Map displaying approximate location of potential Ben Burgess headquarters. Picture: GoogleMap displaying approximate location of potential Ben Burgess headquarters. Picture: Google

“We have put forward numerous different sites and we have looked at many others, but this (Swainsthorpe) is the one that time and time again comes back to us.

“We want to get on with our neighbours. We are hoping to build a building of style which will sit nicely in the countryside, and nearly 60pc of the site will be grassland and green areas and trees.”

READ MORE: Norfolk farm machinery firm set to expand into the Midlands

The proposals are opposed by groups including the parish council and the Campaign to Protect Rural England, and they have sparked the creation of the “Saving Swainsthorpe” campaign group whose website describes the new planning addendum documents “as a desperate last-ditch attempt to strongarm South Norfolk district councillors to nod through the Ben Burgess plan”.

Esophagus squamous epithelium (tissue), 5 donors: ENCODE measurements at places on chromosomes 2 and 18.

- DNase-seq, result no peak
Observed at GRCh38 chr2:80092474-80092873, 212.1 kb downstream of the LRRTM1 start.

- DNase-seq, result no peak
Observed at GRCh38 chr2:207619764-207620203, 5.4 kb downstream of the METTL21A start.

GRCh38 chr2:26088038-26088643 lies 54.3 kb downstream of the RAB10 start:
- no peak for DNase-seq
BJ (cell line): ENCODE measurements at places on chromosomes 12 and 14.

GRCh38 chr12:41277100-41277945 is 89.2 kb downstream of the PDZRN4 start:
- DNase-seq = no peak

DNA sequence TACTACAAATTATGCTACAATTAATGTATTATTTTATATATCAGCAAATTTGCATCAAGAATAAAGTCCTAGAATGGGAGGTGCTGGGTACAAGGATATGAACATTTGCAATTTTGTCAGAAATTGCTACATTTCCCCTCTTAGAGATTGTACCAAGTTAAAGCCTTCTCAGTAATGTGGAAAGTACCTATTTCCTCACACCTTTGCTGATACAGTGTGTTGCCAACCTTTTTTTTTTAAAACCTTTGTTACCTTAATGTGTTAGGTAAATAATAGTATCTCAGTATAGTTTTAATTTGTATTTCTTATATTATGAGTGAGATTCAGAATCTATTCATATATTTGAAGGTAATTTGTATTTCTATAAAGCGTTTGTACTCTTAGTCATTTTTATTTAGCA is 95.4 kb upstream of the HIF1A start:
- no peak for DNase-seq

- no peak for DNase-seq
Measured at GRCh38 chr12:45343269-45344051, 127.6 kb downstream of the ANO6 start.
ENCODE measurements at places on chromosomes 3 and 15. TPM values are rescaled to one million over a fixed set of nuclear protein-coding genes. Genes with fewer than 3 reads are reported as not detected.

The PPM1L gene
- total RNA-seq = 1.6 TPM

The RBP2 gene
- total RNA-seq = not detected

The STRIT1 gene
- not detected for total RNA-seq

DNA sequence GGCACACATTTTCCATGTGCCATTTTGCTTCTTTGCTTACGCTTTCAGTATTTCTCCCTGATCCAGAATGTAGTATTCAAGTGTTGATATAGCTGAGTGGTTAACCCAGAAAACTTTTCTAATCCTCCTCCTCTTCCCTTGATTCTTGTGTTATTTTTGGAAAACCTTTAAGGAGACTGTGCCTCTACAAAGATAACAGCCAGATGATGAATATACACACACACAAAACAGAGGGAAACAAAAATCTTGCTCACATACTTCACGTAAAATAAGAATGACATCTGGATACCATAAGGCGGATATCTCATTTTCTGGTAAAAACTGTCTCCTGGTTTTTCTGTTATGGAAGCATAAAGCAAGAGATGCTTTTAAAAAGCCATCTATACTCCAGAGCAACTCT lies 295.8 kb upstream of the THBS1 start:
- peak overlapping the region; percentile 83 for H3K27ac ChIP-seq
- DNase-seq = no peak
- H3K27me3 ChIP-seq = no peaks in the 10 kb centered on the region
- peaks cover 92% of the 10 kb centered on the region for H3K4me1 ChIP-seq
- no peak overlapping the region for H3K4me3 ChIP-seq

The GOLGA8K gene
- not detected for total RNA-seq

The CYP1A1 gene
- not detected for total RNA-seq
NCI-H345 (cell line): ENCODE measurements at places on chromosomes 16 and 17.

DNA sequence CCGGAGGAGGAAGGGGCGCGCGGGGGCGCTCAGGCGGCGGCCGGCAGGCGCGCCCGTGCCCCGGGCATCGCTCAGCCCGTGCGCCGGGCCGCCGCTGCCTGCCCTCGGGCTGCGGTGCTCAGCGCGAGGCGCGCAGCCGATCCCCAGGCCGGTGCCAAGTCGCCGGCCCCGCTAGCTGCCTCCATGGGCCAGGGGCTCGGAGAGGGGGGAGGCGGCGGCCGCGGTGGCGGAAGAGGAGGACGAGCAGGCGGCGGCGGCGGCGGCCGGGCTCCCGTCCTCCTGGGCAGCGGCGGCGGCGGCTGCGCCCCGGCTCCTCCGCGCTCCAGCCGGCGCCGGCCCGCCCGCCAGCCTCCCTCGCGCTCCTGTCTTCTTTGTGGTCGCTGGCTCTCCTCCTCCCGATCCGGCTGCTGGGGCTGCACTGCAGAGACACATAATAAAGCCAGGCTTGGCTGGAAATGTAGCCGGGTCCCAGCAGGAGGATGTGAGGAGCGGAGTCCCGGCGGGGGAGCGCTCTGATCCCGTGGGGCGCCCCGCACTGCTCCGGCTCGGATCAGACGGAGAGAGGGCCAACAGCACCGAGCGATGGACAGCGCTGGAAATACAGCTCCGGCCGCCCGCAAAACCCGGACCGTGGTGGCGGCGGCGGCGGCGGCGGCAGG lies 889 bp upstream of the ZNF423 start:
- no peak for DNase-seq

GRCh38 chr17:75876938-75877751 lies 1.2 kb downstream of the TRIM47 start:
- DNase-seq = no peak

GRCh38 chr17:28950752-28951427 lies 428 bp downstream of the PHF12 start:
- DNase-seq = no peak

Group member Robin Parkinson said: “Ben Burgess is an ambitious company and they need new premises, but there is a surplus of employment land already designated, and everything they have done with this detailed analysis has always been heading towards Swainsthorpe as the only possible location. We believe it is not.

“I can see that the criteria they have used [to choose the location] are perfectly legitimate business criteria, but they are not planning criteria. There is no compromise to the interests of the community, or even the South Norfolk countryside.

“The councillors would have to convince themselves that the case Ben Burgess is putting forward is so compelling that they would have to set aside the present planning rules and regulations restricting development in the countryside. There are plenty of alternatives for them if they were willing to compromise. Why should the countryside be compromised for the vanity of a company?”

The proposal was due to be decided by South Norfolk Council’s development management committee on September 23, but a council spokesman said it is now “looking less likely” that date will be met, as the authority wants to ensure there is enough time for people to comment and respond to the revised plans.